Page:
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Unit information: Mathematical Modelling in Physiology and Medicine in 2017/18

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Unit name Mathematical Modelling in Physiology and Medicine
Unit code EMATM0007
Credit points 10
Level of study M/7
Teaching block(s) Teaching Block 1 (weeks 1 - 12)
Unit director Dr. Marucci
Open unit status Not open
Pre-requisites

Basic knowledge of non-linear systems, stability analysis and bifurcation theory e.g. EMAT33100 or equivalent

Co-requisites

None

School/department Department of Engineering Mathematics
Faculty Faculty of Engineering

Description

Description: This unit aims to introduce mathematicians and engineers to some of the latest thinking in cell biology, neuroscience, systems and synthetic biology. It also aims to introduce modern mathematical techniques based on differential equations for understanding the dynamics of biological systems via numerical continuation, using the software XPP-aut. It will be shown how to derive mathematical equations from the basic laws of mass action that describe biochemical reactions, and therefore how certain chemical motifs carry out certain dynamical functions. A range of topics including ion channels and synthetic gene regulatory networks will be introduced using a combination of simple and advanced techniques.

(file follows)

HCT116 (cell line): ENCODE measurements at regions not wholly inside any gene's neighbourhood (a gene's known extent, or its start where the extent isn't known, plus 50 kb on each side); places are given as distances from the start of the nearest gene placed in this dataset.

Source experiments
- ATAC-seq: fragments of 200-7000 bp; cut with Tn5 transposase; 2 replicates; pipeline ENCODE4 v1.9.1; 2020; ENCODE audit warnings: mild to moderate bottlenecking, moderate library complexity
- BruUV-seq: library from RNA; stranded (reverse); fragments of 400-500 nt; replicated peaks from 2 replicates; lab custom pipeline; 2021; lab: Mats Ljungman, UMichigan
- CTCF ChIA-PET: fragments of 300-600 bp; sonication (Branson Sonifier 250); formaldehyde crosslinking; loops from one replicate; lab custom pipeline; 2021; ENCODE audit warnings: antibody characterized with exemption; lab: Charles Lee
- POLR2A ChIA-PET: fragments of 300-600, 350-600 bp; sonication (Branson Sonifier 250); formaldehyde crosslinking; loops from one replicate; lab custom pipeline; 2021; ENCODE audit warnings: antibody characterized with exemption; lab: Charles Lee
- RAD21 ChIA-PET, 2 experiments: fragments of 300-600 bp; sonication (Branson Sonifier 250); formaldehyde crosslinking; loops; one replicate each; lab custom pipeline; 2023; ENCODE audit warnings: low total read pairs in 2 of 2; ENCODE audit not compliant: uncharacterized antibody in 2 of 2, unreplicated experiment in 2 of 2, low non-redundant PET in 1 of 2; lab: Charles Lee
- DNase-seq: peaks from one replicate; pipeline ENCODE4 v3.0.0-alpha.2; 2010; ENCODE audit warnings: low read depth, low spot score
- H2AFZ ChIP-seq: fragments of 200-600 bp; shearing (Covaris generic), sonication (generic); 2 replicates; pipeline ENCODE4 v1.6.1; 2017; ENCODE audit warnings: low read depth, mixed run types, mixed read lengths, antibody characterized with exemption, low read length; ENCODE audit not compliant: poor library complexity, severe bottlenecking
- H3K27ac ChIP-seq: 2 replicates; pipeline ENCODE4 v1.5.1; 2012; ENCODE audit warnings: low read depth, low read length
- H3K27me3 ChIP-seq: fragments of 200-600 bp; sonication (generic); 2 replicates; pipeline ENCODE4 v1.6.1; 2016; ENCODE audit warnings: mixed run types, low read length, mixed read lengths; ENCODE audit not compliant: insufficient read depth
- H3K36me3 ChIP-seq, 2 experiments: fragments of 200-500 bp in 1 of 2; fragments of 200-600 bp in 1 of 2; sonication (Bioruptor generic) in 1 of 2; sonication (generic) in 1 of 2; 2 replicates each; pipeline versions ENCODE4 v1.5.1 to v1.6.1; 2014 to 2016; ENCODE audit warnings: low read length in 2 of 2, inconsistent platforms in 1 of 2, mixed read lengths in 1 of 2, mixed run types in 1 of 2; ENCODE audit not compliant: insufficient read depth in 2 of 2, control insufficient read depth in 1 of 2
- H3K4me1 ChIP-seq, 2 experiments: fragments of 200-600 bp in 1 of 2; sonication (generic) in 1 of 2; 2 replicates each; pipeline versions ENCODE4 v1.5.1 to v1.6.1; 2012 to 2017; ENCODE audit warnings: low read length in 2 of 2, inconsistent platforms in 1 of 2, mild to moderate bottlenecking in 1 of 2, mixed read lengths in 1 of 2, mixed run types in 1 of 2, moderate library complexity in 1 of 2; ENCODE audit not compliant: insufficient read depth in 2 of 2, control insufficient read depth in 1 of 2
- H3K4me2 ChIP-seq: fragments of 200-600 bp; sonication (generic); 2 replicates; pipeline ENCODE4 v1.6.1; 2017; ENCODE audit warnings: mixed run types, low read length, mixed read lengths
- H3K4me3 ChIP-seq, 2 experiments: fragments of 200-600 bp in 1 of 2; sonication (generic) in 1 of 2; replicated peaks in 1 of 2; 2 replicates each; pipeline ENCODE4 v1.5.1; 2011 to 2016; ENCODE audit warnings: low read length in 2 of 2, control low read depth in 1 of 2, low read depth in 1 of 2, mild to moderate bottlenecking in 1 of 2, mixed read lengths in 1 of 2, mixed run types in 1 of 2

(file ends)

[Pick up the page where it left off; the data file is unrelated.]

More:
Aims: To give students an appreciation of how mathematical models can be useful to understand complex biological processes. To provide a point of entry into the modern research literature in cell biology, in systems and synthetic biology. To explore modern mathematical techniques based on differential equations for understanding the dynamics of biological systems.

Intended learning outcomes

By the end of this unit students will have:

  1. an understanding of cell biology in terms of DNA, RNA, enzymes and proteins and the complex interactions among them, including the dynamics of larger, but basic, functional components such as ion channels.
  2. an appreciation of different forms of solution to biochemical differential equations, and the ability to simulate them.
  3. the ability to derive differential equations from biochemical reactions using the law of mass action, and Michaelis-Menten kinetics.
  4. an appreciation for the range of approaches to modelling a biological system, their comparative features, and how to choose among them.
  5. a grasp of the concept of biological networks and their functions.
  6. an understanding of excitability and how this can describe neuron behaviour.

Teaching details

Lectures and computer laboratory sessions.

Assessment Details

  • Two assignments in the form of written report, each contributing 50% to the final mark.
  • First Assignment assesses learning outcomes 1-3
  • Second Assignment assesses learning outcomes 4-6

Reading and References

  • Uri Alom Introduction to Systems Biology
  • J. Keizer et al Computational Cell Biology
  • J.Murray Mathematical Biology
  • J.Keener and J.Sneed Mathematical Physiology

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